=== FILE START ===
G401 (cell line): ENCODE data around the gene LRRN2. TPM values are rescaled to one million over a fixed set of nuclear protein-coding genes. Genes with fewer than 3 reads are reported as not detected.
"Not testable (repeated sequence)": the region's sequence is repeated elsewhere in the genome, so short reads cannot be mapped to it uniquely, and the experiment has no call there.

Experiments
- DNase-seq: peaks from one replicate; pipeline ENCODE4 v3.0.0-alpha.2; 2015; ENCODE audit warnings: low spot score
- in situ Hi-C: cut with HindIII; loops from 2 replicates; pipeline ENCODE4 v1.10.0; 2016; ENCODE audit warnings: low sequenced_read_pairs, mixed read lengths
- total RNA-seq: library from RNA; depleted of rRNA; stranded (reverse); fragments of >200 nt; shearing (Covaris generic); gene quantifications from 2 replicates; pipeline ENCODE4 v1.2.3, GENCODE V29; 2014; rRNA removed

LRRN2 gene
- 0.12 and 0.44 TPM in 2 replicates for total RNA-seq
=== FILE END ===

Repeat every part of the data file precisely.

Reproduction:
G401 (cell line): ENCODE data around the gene LRRN2. TPM values are rescaled to one million over a fixed set of nuclear protein-coding genes. Genes with fewer than 3 reads are reported as not detected.
"Not testable (repeated sequence)": the region's sequence is repeated elsewhere in the genome, so short reads cannot be mapped to it uniquely, and the experiment has no call there.

Experiments
- DNase-seq: peaks from one replicate; pipeline ENCODE4 v3.0.0-alpha.2; 2015; ENCODE audit warnings: low spot score
- in situ Hi-C: cut with HindIII; loops from 2 replicates; pipeline ENCODE4 v1.10.0; 2016; ENCODE audit warnings: low sequenced_read_pairs, mixed read lengths
- total RNA-seq: library from RNA; depleted of rRNA; stranded (reverse); fragments of >200 nt; shearing (Covaris generic); gene quantifications from 2 replicates; pipeline ENCODE4 v1.2.3, GENCODE V29; 2014; rRNA removed

LRRN2 gene
- 0.12 and 0.44 TPM in 2 replicates for total RNA-seq